Ray emphasizes that the middle class was very gendered. Women were seen as natural cooks who cooked with love and affection. As opposed to French haute cuisine, which was developed in the public sphere, the refinement of Bengali cuisine lay in its domesticity. The gendered nature of the middle class is also visible in terms of “trying out” the new food in restaurants or feasts. Women did not eat out in restaurants and were not served meat at feasts.
Of course, gender was not the only dimension that defined the colonial middle class; regional diversity within Bengal played a role in its fractured formation, too. The conflict between the Eastern and Western regions were reflected in their distinctive cooking styles and preference of food items. For example, the consumption of dried fish in the East is because of the scarcity of fresh fish in the area. Another significant characteristic of the middle class was their constant othering of “not so pure and refined tastes” and “foreign foods.” These terms are extremely vague as “foreign food” included food made by Muslims and other castes. Thus, although the Bengali middle class was cosmopolitan in its incorporation of new foods, it also clung to tradition as evident in its opposition to “foreign” and “unrefined” foods.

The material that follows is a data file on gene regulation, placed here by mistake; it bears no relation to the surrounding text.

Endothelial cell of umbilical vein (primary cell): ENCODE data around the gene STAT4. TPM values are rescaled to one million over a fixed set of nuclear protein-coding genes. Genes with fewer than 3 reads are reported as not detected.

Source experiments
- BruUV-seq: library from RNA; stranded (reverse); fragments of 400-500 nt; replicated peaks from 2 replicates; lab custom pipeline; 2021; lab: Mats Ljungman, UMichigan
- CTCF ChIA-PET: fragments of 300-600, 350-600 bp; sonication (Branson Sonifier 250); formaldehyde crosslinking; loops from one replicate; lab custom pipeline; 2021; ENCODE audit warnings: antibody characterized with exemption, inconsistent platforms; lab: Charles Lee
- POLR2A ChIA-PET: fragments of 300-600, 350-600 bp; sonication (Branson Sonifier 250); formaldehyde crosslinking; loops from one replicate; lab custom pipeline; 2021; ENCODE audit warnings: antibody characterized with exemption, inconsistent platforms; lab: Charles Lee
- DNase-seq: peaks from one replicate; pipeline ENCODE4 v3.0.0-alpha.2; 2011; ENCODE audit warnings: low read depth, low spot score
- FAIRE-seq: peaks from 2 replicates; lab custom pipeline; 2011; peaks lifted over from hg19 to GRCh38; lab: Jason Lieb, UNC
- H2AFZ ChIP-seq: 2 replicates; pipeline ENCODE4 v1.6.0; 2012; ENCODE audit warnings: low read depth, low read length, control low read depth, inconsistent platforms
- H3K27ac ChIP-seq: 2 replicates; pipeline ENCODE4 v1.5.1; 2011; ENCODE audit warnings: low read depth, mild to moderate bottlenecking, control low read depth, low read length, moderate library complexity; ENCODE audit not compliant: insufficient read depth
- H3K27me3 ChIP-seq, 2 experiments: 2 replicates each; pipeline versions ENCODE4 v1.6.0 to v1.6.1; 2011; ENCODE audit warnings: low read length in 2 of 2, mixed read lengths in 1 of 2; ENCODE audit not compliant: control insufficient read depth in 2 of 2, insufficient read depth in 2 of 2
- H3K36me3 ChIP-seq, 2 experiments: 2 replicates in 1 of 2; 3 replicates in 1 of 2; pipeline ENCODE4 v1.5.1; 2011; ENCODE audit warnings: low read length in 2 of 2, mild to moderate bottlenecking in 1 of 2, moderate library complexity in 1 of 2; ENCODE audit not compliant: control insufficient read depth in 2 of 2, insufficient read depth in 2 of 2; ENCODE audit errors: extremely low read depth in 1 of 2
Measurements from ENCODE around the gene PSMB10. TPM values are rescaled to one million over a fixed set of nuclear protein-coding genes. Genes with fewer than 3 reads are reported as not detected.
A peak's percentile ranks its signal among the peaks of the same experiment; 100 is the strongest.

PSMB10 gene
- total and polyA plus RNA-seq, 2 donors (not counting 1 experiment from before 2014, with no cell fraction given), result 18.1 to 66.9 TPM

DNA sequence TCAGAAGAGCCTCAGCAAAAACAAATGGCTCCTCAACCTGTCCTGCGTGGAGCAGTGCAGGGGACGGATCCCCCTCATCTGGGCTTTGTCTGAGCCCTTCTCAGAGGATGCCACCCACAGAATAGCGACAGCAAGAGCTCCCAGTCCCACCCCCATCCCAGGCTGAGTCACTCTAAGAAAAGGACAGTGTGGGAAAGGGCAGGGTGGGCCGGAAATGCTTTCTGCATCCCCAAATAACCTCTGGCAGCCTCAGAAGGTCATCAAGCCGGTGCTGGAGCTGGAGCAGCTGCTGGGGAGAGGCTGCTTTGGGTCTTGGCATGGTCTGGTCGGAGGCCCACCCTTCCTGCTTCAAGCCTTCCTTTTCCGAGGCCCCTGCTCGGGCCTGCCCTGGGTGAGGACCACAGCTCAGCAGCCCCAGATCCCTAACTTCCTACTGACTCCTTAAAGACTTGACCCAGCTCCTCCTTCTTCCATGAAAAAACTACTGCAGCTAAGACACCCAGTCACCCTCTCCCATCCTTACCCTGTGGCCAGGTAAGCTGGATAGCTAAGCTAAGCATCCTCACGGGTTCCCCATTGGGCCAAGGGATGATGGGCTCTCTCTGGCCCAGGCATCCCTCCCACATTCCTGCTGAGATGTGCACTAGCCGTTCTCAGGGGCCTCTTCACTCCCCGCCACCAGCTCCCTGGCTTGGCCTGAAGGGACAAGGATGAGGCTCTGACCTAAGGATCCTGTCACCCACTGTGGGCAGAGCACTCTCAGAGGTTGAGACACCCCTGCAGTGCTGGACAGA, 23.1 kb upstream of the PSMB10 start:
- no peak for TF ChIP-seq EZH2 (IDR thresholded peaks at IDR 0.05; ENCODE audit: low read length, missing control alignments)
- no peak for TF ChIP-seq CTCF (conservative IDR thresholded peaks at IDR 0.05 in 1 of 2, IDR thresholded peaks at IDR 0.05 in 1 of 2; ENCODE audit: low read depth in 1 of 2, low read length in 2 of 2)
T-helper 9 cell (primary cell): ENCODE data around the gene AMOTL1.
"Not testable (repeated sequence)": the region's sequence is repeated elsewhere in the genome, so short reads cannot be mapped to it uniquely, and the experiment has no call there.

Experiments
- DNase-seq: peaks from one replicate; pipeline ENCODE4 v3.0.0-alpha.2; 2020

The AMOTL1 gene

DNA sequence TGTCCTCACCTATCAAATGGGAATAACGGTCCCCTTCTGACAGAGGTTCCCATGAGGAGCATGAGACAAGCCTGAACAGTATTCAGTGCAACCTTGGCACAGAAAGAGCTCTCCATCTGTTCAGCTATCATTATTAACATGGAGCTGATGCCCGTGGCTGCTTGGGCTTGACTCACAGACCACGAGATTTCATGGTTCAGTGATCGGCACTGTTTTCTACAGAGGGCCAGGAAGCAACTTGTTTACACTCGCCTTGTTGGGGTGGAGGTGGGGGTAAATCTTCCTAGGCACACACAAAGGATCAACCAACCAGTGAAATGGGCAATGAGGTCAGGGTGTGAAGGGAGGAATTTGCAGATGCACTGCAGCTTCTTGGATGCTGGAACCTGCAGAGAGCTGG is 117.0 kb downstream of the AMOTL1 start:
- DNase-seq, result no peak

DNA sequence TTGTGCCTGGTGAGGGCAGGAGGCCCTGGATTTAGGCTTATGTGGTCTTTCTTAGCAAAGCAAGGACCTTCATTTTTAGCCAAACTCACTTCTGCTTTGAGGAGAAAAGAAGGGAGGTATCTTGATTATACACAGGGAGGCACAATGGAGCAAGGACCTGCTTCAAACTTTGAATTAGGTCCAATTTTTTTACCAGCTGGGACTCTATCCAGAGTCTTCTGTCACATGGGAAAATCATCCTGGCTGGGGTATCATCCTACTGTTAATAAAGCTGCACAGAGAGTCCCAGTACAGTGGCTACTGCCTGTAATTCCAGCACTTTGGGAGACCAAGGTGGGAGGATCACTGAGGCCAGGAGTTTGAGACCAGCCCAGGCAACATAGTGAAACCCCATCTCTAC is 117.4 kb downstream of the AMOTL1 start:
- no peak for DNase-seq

Ray’s arguments can be helpful for researchers of class and consumption across disciplines like sociology, social anthropology, history, and food studies. Its interdisciplinary nature combines historical analysis with theory and empirical examples, and Ray’s easy to read language makes it useful for both students and scholars alike. While other works on the Indian middle class like that of Leela Fernandes and Jaffrelot and Van der Veer also look at the relationship between middle class and consumption, Ray’s focus on cuisine is her strength. Choosing food as a specific form of consumption makes her work more situated and contextual.
Despite its strengths, the book is at times repetitive. For instance, the interconnections between caste, class, gender, and religion are referenced in every chapter but could have been explained more precisely. Also, a definition of what the author means by the “middle class” would have been helpful as the term middle class itself is contested. These limitations notwithstanding, Ray’s originality lies in her historical analysis of the relationship between material culture, food, and middle class in colonial Bengal.
Rituparna Patgiri is a PhD (provisional) student from the department of Sociology of Jawaharlal Nehru University (JNU), New Delhi. Her MPhil thesis submitted to the Centre for the Study of Social Systems in JNU dealt with the social nature of food in India, especially amongst the Hindu community. She has completed both undergraduate and post-graduate studies in Sociology at the University of Delhi, New Delhi. She has worked with organizations like the North East Network, the Self-Employed Women’s Association Bharat, and the Oxford Microfinance Initiative. She is interested in looking at issues of culture, gender, food, and society from a sociological perspective.